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Goals of the Master's programme

The Master's programme in (Medical) Biology has the following general learning outcomes for students:

  • Acquire knowledge, skills and insights in the relevant field of study.
  • Develop academic competences.
  • Prepare for a future career.
  • Strengthen qualifications in the area of independent academic research.
  • With regard to the specialisation Science, Management and Innovation, acquire knowledge, insight and skills in relevant areas of business administration, policy sciences and social beta themes.
  • With regard to the specialisation Science in Society, acquire knowledge, insight and skill in relevant areas of media, knowledge transfer and social interaction.
  • With regard to the specialisation Science and Education, acquire additional teaching competences.

In addition to the general learning outcomes described above, the Master's programme in Biology trains students to achieve the following learning outcomes upon graduation:

  1. Able to set up and conduct research aimed at acquiring new knowledge and insight in this research area based on broad and up-to-date knowledge of biological processes in combination with specialist knowledge (theories, methods, techniques) and research experience in at least one sub-area of this field.
  2. Able to formulate new questions and hypotheses in the biological field, and familiar with the research methods and state-of-the-art techniques to answer these, taking into account available equipment and resources.
  3. Able to set up and conduct scientific experiments in an independent manner, including the required controls, of using models and theories to explain the results, and of evaluating the results in terms of well-founded scientific conclusions.
  4. Able to independently identify, critically read and comprehend relevant, up-to-date international literature from various disciplines within biology, of discriminating essential from nonessential information, and of integrating new information in their overall view on biology.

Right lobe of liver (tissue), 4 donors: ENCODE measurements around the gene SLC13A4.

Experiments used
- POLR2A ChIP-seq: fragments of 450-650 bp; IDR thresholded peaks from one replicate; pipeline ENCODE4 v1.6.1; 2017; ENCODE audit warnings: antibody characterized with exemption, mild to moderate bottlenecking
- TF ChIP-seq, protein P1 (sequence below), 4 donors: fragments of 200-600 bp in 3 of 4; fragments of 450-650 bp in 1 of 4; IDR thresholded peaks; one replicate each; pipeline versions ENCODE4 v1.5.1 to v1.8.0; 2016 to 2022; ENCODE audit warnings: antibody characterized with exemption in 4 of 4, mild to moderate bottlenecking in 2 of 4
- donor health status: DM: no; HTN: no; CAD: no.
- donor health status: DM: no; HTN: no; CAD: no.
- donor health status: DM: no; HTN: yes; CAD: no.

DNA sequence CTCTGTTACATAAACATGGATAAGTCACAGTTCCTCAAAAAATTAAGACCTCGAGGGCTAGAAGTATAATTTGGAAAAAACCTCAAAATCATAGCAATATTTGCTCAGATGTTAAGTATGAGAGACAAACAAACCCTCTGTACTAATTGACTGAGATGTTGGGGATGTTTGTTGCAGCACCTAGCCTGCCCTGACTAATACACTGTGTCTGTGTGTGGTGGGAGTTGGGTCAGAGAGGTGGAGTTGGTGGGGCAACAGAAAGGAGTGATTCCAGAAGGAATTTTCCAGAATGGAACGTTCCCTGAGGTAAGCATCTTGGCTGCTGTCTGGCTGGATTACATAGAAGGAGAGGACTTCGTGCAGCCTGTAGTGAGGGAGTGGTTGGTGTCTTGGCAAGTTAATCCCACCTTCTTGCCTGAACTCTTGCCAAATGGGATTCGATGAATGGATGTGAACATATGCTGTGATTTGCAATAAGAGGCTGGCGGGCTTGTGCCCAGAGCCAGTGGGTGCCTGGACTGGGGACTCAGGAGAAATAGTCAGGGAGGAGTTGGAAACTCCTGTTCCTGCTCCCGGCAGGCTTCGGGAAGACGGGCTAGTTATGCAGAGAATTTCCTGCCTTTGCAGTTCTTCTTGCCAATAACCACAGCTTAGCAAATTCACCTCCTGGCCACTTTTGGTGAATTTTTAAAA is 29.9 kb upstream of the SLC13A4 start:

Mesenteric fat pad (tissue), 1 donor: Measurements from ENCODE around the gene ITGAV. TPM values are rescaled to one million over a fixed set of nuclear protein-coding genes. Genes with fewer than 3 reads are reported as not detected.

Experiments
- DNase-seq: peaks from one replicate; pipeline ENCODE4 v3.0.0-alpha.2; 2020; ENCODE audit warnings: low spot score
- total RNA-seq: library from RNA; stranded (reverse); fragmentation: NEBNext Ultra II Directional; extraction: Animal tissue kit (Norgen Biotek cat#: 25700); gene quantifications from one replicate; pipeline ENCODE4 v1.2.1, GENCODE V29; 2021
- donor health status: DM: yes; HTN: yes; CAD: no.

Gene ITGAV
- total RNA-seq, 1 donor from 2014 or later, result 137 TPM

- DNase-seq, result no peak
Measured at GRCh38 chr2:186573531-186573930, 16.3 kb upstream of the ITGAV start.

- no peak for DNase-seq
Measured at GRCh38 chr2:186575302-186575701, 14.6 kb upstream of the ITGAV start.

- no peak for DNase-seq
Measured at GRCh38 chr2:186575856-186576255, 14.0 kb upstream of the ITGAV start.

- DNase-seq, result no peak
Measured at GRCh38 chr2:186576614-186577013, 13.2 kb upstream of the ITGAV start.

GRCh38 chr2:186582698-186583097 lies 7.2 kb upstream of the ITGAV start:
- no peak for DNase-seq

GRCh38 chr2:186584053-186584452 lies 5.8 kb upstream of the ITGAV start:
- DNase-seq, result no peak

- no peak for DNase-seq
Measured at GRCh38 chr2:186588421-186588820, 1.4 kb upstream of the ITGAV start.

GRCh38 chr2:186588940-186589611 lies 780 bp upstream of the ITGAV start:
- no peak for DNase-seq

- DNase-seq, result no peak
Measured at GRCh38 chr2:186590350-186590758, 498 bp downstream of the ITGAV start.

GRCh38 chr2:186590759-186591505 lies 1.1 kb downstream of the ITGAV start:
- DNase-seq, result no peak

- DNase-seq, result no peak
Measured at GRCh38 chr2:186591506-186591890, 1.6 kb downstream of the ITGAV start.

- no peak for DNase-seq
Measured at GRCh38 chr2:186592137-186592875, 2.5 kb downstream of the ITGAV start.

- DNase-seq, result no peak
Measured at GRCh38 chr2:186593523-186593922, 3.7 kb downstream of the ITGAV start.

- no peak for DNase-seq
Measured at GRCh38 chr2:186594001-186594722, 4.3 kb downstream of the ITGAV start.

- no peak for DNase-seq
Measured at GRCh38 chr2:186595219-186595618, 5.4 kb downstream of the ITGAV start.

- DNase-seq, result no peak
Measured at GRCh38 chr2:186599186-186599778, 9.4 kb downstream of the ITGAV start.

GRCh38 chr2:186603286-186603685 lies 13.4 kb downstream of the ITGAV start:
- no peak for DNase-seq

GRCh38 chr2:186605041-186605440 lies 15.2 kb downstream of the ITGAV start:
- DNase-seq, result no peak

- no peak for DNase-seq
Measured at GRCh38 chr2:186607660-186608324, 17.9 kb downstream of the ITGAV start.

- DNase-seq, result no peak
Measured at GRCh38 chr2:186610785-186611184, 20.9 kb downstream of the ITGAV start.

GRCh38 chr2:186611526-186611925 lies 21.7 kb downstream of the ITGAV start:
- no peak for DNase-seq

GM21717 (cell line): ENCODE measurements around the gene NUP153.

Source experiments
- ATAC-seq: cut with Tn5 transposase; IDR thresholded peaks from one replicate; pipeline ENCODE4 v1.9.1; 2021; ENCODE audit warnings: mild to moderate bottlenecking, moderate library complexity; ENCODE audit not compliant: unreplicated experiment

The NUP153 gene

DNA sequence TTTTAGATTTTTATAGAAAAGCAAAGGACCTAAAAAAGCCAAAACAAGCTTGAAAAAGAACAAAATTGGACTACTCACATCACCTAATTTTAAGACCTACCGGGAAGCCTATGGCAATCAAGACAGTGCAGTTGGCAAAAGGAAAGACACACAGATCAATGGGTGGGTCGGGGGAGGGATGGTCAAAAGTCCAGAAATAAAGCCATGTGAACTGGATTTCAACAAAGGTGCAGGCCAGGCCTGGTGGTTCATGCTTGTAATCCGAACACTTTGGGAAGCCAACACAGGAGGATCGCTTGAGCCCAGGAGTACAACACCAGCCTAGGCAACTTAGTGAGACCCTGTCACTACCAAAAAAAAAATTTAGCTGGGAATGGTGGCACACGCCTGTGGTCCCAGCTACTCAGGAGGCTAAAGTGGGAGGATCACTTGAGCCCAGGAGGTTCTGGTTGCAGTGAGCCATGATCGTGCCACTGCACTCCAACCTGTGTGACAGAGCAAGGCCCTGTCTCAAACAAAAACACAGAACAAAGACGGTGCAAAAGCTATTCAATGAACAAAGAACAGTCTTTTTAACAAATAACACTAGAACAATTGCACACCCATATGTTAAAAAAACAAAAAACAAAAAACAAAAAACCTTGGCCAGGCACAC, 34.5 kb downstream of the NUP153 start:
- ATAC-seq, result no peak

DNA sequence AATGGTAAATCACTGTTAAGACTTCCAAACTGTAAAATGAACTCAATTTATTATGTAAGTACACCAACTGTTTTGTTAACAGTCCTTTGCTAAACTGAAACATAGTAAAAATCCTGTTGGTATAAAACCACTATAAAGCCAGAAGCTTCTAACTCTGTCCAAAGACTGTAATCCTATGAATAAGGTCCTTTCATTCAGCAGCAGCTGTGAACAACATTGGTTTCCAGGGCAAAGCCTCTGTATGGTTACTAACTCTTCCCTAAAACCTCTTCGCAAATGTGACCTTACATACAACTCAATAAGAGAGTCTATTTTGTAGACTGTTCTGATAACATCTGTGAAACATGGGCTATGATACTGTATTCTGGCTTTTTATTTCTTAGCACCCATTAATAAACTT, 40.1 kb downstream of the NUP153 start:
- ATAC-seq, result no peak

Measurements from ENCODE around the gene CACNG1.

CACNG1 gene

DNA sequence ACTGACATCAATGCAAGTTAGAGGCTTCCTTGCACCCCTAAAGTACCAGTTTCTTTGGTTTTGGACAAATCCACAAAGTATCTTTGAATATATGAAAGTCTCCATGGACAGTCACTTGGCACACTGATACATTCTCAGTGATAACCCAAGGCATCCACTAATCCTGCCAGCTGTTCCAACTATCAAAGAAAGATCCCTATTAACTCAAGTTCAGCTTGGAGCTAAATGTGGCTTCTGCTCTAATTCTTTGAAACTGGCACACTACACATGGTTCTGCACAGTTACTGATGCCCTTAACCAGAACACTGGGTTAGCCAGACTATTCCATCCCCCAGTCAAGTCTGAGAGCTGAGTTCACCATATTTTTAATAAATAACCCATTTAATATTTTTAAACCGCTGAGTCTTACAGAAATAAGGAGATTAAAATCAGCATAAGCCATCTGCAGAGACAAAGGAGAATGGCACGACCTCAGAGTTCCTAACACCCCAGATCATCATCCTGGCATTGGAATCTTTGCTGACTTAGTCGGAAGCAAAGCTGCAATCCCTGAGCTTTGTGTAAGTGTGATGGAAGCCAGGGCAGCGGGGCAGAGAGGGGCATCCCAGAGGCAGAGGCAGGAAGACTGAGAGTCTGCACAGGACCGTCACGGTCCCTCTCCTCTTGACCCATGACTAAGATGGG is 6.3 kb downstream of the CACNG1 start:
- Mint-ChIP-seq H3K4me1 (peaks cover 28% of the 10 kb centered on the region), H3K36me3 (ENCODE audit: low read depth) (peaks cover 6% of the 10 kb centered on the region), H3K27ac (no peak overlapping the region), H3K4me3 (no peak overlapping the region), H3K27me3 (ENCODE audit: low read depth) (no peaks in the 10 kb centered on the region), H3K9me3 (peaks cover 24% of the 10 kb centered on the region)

5. Able to use concepts from different organisation levels in biology, in combination with those from physics, chemistry, (bio)mathematics, to solve a complex biological problem.
  6. Able to present the results of a research project in written form, in accordance with the standards of an academic article.
  7. Capable of independent professional practice whereby, depending on the chosen specialisation, the emphasis is placed on conducting fundamental scientific research (under supervision), or on transferring or applying existing scientific knowledge, thereby taking into account the student’s own competences.
  8. Able to ask adequate questions with a critical and constructive attitude towards analysis and answering complex biological problems.
  9. Able to defend their views and critically evaluate other’s views in a scientific discussion.
  10. Able to present and discuss the results of a research project in the form of an oral presentation for experts and other students.
  11. Able to work in or lead a project team, including the making of plans, the distribution of tasks, the integration of sub-projects and the joint evaluation of results.
  12. Able to integrate ethical aspects in their professional practice, along with the ability to reflect on the potential implications for society.
  13. Able, through self-reflection and discussion with others, to assess their own performance and opportunities at the labour market.

Research specialisations specific outcomes:

  1. Able to set up and perform scientific research in an independent manner based on broad and deepened knowledge of the specialisation topic and research experience in at least two distinct sub-areas of biological sciences.
  2. Able to present the results of a research project in written form, in accordance with the standards of an academic article.